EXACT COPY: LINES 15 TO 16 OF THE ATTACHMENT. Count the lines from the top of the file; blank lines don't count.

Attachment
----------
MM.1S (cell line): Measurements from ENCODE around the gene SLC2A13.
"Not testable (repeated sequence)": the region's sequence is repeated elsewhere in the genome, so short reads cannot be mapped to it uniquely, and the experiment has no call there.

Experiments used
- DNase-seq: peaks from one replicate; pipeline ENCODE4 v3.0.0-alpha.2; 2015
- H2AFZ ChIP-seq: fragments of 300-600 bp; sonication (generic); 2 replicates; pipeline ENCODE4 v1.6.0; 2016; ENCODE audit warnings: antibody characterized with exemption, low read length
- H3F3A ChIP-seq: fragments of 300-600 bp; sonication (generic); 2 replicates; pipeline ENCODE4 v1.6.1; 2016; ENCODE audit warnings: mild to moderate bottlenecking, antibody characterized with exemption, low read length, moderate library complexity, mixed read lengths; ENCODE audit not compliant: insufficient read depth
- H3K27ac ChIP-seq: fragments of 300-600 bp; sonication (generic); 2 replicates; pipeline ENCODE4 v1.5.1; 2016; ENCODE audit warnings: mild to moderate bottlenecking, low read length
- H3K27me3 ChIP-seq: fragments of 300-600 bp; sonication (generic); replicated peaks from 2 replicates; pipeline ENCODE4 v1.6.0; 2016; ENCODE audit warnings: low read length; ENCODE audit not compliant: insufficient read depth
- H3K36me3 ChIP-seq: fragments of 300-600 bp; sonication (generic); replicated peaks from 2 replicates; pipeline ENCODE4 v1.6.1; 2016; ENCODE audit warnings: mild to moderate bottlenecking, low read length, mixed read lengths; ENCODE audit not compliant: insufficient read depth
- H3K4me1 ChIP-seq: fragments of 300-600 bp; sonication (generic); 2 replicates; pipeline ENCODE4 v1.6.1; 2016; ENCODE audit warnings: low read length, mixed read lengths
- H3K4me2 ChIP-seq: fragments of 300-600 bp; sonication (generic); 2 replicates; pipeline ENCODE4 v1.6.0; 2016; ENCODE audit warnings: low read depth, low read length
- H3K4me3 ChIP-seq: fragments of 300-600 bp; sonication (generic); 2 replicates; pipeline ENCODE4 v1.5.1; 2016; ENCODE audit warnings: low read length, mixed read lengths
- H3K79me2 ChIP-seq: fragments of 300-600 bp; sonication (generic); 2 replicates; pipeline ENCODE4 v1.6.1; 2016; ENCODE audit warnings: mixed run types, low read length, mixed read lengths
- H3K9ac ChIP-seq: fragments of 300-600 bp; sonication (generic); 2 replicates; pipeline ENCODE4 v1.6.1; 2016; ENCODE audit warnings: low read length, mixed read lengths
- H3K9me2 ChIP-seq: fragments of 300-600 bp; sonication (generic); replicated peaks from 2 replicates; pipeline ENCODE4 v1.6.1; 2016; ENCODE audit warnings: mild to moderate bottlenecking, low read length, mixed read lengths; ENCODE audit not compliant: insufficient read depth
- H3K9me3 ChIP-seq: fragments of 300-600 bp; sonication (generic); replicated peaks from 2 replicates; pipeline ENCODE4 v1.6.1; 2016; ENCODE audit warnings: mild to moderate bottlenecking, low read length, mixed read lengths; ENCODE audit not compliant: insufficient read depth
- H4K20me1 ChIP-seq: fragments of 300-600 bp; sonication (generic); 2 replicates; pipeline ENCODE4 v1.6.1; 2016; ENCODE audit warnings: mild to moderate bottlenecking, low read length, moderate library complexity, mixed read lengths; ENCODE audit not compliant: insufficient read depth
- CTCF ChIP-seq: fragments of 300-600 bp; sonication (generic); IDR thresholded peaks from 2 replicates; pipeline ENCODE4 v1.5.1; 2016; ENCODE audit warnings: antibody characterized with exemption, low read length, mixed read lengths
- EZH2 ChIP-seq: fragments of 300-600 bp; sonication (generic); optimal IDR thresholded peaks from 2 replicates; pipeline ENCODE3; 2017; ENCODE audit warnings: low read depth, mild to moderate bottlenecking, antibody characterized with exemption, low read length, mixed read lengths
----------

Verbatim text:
- H3K9me2 ChIP-seq: fragments of 300-600 bp; sonication (generic); replicated peaks from 2 replicates; pipeline ENCODE4 v1.6.1; 2016; ENCODE audit warnings: mild to moderate bottlenecking, low read length, mixed read lengths; ENCODE audit not compliant: insufficient read depth
- H3K9me3 ChIP-seq: fragments of 300-600 bp; sonication (generic); replicated peaks from 2 replicates; pipeline ENCODE4 v1.6.1; 2016; ENCODE audit warnings: mild to moderate bottlenecking, low read length, mixed read lengths; ENCODE audit not compliant: insufficient read depth